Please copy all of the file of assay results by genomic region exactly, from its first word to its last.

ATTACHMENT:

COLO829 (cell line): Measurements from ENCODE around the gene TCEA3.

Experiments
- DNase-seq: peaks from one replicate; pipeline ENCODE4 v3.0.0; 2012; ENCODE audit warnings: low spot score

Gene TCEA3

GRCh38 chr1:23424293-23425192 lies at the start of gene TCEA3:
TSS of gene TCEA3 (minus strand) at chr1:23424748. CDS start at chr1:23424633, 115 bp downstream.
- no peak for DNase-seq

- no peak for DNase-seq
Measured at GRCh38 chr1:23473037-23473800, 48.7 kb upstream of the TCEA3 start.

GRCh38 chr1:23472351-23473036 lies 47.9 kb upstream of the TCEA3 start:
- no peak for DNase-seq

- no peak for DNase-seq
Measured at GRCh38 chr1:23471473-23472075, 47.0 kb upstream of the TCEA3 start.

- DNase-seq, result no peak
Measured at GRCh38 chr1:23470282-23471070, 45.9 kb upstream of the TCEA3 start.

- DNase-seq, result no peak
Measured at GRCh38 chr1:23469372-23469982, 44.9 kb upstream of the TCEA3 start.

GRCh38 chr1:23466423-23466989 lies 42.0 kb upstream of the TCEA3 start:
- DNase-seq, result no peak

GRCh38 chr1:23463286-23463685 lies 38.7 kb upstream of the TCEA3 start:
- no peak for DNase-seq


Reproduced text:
COLO829 (cell line): Measurements from ENCODE around the gene TCEA3.

Experiments
- DNase-seq: peaks from one replicate; pipeline ENCODE4 v3.0.0; 2012; ENCODE audit warnings: low spot score

Gene TCEA3

GRCh38 chr1:23424293-23425192 lies at the start of gene TCEA3:
TSS of gene TCEA3 (minus strand) at chr1:23424748. CDS start at chr1:23424633, 115 bp downstream.
- no peak for DNase-seq

- no peak for DNase-seq
Measured at GRCh38 chr1:23473037-23473800, 48.7 kb upstream of the TCEA3 start.

GRCh38 chr1:23472351-23473036 lies 47.9 kb upstream of the TCEA3 start:
- no peak for DNase-seq

- no peak for DNase-seq
Measured at GRCh38 chr1:23471473-23472075, 47.0 kb upstream of the TCEA3 start.

- DNase-seq, result no peak
Measured at GRCh38 chr1:23470282-23471070, 45.9 kb upstream of the TCEA3 start.

- DNase-seq, result no peak
Measured at GRCh38 chr1:23469372-23469982, 44.9 kb upstream of the TCEA3 start.

GRCh38 chr1:23466423-23466989 lies 42.0 kb upstream of the TCEA3 start:
- DNase-seq, result no peak

GRCh38 chr1:23463286-23463685 lies 38.7 kb upstream of the TCEA3 start:
- no peak for DNase-seq